In the case of the manager seeking more time to grow his business, the style bleed came not from work, but from a longtime passion. A gifted pianist, he had practiced daily and performed often for the past eighteen years – which was twelve years longer than he had been in the workforce! Musicians practice untold hours before performing, and sometimes perform a piece only once, after hundreds of hours of working on it. The idea that you must practice, hone, and perfect your work before putting it out there greatly influenced his style at work.

Once we uncovered this style bleed, he began to assess each task, large or small, by whether or not it was truly similar to a high-stakes performance, and to target a more realistic personal standard for tasks that were less high-stakes and simply needed to be dispatched quickly and efficiently. This saved him hours in each week, which he could apply to the most important demands of his growing business.

In the case of the junior staff members who never seemed to understand important developments on a project, the projects were massive lawsuits and the leaders were two legendary trial attorneys who led the teams through complex, multi-year cases. The style bleed in this case was easy to spot – with great enthusiasm and remarkable intellectual power, they would quickly and unconsciously turn an announcement about a case development into a debate between them, each turning to the staff to make his point, as if they were the jury.

It was certainly exciting compared to a more typical staff meeting, but their very inexperienced staff members couldn’t follow it. They needed simple and straightforward explanations, not stunning displays of debate worthy of Perry Mason. However, in the presence of these two powerful and imposing men, nobody was going to speak up to say, “I don’t understand. Can you explain it in very simple terms?”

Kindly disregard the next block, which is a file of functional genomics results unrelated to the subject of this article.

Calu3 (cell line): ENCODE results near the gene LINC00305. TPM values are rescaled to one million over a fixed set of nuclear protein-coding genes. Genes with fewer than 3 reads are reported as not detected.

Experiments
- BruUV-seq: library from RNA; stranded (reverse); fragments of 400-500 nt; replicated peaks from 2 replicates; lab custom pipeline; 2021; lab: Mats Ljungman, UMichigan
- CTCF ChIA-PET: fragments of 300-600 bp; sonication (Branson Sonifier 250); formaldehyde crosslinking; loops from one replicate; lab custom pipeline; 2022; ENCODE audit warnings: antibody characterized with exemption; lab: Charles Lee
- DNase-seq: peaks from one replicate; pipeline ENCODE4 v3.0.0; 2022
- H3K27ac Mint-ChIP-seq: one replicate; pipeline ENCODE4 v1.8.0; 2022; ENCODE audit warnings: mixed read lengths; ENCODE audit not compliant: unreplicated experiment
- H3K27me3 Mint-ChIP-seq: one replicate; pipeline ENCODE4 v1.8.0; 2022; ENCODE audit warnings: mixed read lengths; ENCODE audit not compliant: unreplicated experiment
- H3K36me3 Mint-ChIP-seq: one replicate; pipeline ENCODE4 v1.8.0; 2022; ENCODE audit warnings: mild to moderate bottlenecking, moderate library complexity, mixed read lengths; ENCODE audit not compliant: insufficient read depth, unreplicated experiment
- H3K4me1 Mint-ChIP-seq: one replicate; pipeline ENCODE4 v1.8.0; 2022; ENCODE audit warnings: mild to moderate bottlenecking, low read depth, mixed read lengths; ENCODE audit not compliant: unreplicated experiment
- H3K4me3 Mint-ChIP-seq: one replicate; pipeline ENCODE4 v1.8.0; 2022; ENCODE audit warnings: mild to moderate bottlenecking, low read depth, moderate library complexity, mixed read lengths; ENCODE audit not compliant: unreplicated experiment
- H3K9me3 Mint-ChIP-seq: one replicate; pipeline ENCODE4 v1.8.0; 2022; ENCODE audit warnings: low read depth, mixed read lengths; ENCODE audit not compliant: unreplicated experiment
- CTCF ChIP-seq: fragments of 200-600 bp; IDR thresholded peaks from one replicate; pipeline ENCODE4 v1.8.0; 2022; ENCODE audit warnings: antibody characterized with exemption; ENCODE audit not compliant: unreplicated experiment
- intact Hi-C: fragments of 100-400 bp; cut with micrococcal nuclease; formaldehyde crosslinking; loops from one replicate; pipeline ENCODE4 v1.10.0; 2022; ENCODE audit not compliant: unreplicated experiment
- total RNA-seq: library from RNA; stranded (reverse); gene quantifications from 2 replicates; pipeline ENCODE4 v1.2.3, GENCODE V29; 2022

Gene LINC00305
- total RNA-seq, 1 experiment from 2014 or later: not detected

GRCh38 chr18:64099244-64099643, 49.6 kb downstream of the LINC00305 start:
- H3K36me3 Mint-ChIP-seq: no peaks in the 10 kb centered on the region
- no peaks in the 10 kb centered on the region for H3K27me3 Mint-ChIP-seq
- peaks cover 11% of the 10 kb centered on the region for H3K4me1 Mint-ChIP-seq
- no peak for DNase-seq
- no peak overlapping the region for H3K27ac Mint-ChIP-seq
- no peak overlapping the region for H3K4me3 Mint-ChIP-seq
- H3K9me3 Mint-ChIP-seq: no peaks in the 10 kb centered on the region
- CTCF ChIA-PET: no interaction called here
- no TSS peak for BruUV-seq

Once we discussed this style bleed, they were able to resist the temptation to turn meetings into trials when sharing basic and important information, and other attorneys and managers were able to jump in from time to time with explanations for the staff.

Do you see how easy it was for you to spot the style bleed in each of these leaders? Do you see how difficult it is to spot it in yourself?

Are you having trouble achieving a goal? Is style bleed one of the reasons? Here’s how to find out, and what to do about it:

Ask yourself where your standards and assumptions about your behavior came from. Go way back – these assumptions can be shaped in childhood, and it’s not always as deep as family trauma. In the case of the musician, his assumptions were shaped by the demands of the performing arts, which influenced him from the age of twelve, and which were a very positive aspect of his childhood.

Ask yourself if that’s really, truly the standard for the task at hand, or the best assumptions to make in this particular context. A different context often calls for a different style.